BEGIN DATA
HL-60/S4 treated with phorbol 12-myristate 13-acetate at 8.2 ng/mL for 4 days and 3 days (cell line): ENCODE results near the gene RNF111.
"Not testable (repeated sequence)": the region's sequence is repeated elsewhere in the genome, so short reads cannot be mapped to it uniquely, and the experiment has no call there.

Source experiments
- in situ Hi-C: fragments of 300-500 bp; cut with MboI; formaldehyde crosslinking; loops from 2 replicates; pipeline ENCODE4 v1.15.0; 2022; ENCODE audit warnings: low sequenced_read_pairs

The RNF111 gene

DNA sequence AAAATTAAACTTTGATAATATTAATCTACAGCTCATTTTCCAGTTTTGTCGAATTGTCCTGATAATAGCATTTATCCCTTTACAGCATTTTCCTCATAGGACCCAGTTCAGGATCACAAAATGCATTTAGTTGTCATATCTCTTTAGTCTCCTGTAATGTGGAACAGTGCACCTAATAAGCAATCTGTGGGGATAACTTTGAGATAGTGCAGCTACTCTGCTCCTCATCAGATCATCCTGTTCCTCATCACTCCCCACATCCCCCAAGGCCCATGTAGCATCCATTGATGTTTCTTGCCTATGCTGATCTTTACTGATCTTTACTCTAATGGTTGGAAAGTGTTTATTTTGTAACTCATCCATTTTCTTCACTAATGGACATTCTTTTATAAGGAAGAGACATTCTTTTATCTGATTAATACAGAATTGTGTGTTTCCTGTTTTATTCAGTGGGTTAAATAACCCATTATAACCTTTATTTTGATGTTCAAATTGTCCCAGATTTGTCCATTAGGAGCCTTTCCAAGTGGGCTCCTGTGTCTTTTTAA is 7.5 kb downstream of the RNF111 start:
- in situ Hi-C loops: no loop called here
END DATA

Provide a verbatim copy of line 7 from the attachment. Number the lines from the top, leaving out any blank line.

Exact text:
- in situ Hi-C loops: no loop called here